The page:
AB 2537 And SB 275 – Impose Requirements On General Acute Care Hospital Employers And Other Healthcare Employers Regarding Personal Protective Equipment

CATEGORY: Client Update for Public Agencies, Fire Watch, Law Enforcement Briefing Room, Public Education Matters
CLIENT TYPE: Public Education, Public Employers, Public Safety
DATE: Oct 26, 2020

During the COVID-19 global pandemic, health care facilities in California quickly experienced a severe supply shortage of personal protective equipment (PPE), such as surgical masks, respirators, and eye protection.  The resulting shortage led health care employers in some cases to require their employees to ration and even re-use PPE. AB 2537 and SB 275 were enacted to protect healthcare workers from the spread of infectious diseases and to ensure an adequate supply of PPE to prepare for future public health emergencies. The two bills impose a number of requirements on public and private health care employers.

AB 2537 applies to any public or private sector employer that employs workers to provide direct patient care in a general acute care hospital. SB 275 has a broader scope and also applies to employers that employ workers in a skilled nursing facility, a medical practice that is operated or maintained as part of an integrated health system or health facility, or a licensed dialysis clinic.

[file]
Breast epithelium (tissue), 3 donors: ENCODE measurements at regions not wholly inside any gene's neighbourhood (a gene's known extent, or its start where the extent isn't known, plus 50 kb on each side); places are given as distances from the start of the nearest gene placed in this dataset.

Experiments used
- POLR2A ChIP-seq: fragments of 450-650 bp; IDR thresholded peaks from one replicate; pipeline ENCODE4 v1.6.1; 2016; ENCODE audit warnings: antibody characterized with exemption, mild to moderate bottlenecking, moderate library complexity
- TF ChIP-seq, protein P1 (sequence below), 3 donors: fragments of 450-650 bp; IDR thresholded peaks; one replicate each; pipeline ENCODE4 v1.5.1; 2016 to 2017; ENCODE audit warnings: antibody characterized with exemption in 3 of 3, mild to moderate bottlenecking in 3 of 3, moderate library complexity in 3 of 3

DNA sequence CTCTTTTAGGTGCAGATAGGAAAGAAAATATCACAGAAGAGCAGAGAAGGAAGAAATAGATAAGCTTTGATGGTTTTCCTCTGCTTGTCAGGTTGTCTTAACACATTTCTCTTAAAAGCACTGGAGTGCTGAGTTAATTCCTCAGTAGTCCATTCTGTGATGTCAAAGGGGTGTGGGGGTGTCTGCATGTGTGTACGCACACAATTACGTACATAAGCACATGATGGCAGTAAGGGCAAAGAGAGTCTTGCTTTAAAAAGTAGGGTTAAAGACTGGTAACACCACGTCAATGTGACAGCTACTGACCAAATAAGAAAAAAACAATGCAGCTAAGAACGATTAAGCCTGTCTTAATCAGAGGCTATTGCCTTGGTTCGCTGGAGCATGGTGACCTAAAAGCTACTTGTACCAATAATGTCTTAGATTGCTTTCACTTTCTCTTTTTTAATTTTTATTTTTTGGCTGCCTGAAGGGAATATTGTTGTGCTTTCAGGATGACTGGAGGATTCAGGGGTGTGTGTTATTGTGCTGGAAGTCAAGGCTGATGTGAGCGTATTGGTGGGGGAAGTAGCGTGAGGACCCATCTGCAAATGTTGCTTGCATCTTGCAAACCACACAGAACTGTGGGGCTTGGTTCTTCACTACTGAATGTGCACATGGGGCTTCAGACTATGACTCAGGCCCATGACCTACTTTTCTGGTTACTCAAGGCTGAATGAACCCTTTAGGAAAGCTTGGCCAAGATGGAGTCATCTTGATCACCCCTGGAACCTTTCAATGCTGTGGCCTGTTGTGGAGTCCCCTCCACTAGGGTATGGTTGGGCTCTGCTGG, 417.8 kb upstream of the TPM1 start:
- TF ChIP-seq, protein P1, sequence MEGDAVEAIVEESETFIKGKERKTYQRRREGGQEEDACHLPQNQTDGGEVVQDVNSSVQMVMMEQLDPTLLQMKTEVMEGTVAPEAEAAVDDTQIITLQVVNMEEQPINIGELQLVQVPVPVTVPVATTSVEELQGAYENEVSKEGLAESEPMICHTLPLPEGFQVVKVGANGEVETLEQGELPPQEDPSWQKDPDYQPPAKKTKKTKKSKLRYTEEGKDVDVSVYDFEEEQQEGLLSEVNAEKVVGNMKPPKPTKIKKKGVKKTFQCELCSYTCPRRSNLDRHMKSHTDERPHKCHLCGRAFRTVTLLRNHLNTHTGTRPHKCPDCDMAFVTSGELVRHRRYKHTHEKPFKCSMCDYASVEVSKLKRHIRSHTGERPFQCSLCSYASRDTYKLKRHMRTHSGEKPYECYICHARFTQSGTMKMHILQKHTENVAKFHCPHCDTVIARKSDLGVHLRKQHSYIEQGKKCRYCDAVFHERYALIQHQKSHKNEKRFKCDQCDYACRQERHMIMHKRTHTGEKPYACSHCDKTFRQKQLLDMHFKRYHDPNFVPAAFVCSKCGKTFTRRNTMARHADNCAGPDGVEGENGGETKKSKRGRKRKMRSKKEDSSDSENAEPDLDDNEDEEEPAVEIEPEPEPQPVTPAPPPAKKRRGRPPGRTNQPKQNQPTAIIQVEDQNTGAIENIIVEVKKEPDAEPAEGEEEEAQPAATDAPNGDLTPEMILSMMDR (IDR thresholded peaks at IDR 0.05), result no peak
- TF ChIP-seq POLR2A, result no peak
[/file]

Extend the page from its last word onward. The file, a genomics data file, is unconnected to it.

Both bills codify existing law by specifying that covered health care employers must supply PPE to any employees who provide direct patient care, or who provide services that directly support patient care in a general acute care hospital, and must ensure that employees actually use the PPE supplied to them.

In addition, AB 2537 requires general acute care hospital employers to maintain a stockpile of specific types of PPE, in which any single-use equipment must consist of unexpired, new equipment. The bill also imposes certain reporting requirements relating to the stockpiling and consumption rate of PPE. SB 275 requires the State to maintain a similar stockpile for emergency use, as well as imposing additional stockpiling and reporting obligations on covered health care employers beginning January 1, 2023.

(AB 2537 adds Section 6403.3 to the Labor Code. SB 275 adds Section 13101021 to the Health and Safety Code and adds Section 6403.1 to the Labor Code.)